So you don’t like bluefish. I’ve heard it hundreds of times and I don’t believe you. I’ve made a personal crusade out of convincing people that bluefish can indeed shine on the dinner table, and when prepared properly, small bluefish can stand tall with any species we catch here in the Northeast, but there are some prerequisites to consider.

First, I’m talking small bluefish. Two to 4-pound blues are ideal. Second, get the fish right into the cooler, especially in warm weather. Don’t leave them laying out in the sun, but this can be said for any species you keep for the dinner table. Fillet them as soon as possible – on the water or as soon as you get home. There is no need to bleed them when you land them, but it can’t hurt. Cook them fresh – I don’t freeze them away, and I don’t leave them in the refrigerator for more than a day or two at the most.

Now, for the real reason so many people have a problem eating blues. The dark, red meat that runs the length of the fillet along the lateral line is the spoiler. The solution is simple. Be sure to cut out every sliver of this strong and offensive part of the fillet. One bite of this red meat can, and usually is, enough to forever turn you off to eating bluefish, however not everyone agrees with me on this. I have a neighbor who requests I save all of the red meat I remove for her. She eats it – not her cats, in case you’re wondering.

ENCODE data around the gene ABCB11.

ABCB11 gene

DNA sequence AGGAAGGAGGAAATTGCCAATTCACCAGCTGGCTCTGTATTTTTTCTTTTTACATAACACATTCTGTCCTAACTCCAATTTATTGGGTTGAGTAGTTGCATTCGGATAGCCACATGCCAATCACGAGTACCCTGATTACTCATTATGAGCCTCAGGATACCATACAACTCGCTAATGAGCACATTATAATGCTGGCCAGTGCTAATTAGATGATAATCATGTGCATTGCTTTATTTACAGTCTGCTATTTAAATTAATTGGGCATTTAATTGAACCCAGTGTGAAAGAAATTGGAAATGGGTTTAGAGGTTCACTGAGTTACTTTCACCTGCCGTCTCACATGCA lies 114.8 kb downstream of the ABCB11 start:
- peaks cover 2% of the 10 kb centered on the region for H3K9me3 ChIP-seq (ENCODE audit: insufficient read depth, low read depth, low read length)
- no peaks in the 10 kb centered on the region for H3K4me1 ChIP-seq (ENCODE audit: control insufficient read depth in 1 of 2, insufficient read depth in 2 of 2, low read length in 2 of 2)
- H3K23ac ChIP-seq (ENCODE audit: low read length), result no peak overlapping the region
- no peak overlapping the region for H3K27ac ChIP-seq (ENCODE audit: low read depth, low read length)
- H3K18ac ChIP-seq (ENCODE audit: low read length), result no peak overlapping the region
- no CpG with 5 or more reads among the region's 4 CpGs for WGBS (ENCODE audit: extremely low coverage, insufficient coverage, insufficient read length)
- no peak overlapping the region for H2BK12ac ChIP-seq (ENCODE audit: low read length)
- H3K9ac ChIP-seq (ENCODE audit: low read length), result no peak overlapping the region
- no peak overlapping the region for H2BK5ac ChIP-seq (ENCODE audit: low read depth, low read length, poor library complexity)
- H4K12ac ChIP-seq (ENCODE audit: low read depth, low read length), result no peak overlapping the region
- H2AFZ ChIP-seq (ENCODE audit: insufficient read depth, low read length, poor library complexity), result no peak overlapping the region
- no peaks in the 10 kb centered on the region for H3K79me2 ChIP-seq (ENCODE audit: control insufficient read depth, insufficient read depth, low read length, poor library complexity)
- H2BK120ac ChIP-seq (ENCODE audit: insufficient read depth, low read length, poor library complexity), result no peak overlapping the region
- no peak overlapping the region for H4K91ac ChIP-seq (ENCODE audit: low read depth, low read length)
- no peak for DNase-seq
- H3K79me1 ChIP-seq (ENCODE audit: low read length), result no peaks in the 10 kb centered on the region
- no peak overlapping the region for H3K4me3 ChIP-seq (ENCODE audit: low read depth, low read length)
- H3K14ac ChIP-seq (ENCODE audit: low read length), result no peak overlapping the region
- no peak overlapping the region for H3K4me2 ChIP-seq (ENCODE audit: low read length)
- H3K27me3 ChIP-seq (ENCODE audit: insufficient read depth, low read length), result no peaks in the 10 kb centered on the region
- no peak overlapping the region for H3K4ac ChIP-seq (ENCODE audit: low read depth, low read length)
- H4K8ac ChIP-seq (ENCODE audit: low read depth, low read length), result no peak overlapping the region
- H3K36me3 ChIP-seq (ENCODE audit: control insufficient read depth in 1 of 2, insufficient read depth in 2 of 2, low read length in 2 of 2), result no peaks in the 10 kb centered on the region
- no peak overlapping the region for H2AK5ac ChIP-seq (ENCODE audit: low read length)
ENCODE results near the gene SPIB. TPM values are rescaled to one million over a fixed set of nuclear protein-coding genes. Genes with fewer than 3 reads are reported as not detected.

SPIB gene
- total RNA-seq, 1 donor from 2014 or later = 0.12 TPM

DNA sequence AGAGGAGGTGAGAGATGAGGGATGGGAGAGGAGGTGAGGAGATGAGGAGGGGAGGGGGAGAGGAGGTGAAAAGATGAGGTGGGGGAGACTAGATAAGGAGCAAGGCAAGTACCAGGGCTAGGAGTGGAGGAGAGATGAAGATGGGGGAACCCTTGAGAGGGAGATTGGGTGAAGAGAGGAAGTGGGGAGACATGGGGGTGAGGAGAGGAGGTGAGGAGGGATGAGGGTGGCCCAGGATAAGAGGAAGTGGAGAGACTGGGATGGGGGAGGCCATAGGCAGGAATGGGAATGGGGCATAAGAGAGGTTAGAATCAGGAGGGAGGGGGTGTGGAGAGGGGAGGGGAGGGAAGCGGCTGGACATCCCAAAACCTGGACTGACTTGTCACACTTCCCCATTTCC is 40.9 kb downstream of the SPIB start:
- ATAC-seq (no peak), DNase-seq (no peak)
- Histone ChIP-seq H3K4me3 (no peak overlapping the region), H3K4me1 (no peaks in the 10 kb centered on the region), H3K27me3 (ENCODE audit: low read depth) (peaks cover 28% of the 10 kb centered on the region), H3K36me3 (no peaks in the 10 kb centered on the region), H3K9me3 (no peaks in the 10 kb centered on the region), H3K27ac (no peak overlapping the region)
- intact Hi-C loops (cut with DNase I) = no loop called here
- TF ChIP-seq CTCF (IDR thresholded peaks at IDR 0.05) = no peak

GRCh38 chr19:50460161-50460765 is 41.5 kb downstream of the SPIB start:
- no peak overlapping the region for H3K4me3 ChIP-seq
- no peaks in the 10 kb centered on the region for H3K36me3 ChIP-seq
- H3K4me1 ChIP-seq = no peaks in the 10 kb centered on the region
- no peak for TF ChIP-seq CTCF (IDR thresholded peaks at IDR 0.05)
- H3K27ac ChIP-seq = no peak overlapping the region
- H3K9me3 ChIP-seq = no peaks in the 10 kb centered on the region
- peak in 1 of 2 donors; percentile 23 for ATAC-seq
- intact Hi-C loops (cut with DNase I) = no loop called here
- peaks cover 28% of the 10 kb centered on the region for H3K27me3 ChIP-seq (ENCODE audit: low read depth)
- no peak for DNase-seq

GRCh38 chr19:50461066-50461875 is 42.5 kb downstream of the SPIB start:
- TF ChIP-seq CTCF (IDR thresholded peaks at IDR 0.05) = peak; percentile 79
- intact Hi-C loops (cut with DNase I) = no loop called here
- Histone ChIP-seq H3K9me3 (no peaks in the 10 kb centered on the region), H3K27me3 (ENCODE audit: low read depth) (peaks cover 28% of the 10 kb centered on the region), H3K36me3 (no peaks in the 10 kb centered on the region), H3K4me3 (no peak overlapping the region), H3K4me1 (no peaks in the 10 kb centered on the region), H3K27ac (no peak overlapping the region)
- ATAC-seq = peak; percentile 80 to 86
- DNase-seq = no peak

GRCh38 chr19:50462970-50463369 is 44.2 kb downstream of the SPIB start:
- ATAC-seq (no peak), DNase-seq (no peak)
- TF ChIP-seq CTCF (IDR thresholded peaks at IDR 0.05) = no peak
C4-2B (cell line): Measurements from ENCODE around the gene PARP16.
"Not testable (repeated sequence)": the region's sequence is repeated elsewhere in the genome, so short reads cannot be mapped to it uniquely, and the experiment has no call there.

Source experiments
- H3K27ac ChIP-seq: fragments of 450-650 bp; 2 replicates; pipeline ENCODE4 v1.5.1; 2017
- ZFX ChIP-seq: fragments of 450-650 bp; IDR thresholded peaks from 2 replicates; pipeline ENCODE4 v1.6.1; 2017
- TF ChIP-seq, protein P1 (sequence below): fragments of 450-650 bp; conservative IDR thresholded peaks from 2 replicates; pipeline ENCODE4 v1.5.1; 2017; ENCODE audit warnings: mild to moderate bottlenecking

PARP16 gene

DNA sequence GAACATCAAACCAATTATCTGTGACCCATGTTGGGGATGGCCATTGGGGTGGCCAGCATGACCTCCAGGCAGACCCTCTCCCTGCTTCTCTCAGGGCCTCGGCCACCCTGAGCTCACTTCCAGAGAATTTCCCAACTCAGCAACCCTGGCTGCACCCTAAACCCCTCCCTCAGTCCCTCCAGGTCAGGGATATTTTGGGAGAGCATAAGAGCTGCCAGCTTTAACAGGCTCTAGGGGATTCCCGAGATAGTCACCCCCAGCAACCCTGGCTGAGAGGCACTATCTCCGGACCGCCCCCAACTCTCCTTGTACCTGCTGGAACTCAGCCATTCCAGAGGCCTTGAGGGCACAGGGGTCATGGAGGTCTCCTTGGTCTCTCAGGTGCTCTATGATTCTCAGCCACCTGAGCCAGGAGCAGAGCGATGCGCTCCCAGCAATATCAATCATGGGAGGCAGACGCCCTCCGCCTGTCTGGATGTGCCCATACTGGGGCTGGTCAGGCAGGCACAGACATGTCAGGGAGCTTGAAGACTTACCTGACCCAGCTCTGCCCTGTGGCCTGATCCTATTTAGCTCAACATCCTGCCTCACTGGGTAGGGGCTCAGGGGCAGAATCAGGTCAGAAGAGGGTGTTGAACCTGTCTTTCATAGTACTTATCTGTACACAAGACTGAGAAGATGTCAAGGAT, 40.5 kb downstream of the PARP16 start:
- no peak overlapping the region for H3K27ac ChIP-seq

I’ve found the easiest way to rid fillets of most of this meat is to run your fillet knife at a 45 degree angle the length of the fillet – first one side of the lateral line, and then the other. Once you remove the resultant strip, you may want to slice the fillet lengthwise along the groove created by removing the red meat. Trimming the inside edges of the these two pieces of fillet will ensure you get any remaining pieces of red meat that may have been left after removing the strip. This may sound like a lot of work, but in reality adds just seconds to your fillet job once you get the hang of it.

Serves: 2 – 4


  • 2 pounds bluefish fillets
  • 1 bowl of milk
  • 2 eggs, beaten
  • 2 cups Italian flavored bread crumbs or flour
  • 1/2 inch olive or vegitable oil in frypan
  • Parsley, paprika, lemon, pepper and salt (optional) to taste.

Place all of the fillets in a bowl of milk and let soak for several minutes. Dip fillet in a bowl of well beaten eggs.

Roll each fillet in either Italian flavored bread crumbs or flour. Season flour with parsley, paprika and lemon/pepper. Salt is optional. Place fillets in hot oil. I prefer olive oil but vegetable oil works too. Fry to a golden brown, turning once. Remove fillet from pan and layer over paper towels.

Serve hot or cold with wedges of lemon. Serve hot for dinner with tomato and cucumber salad, sautéed spinach and rice. Delicious cold out of the refrigerator for lunch or a snack.

For a real treat, fry up a batch of onions and cook them until they caramelize. Serve the fillets smothered in onions. If you’re a fan of Florida Keys fish sandwiches, get yourself some good bakery fresh soft rolls, add fillets and onions, and top off with your favorite cold beverage. You’ll feel like you’ve died and gone to heaven.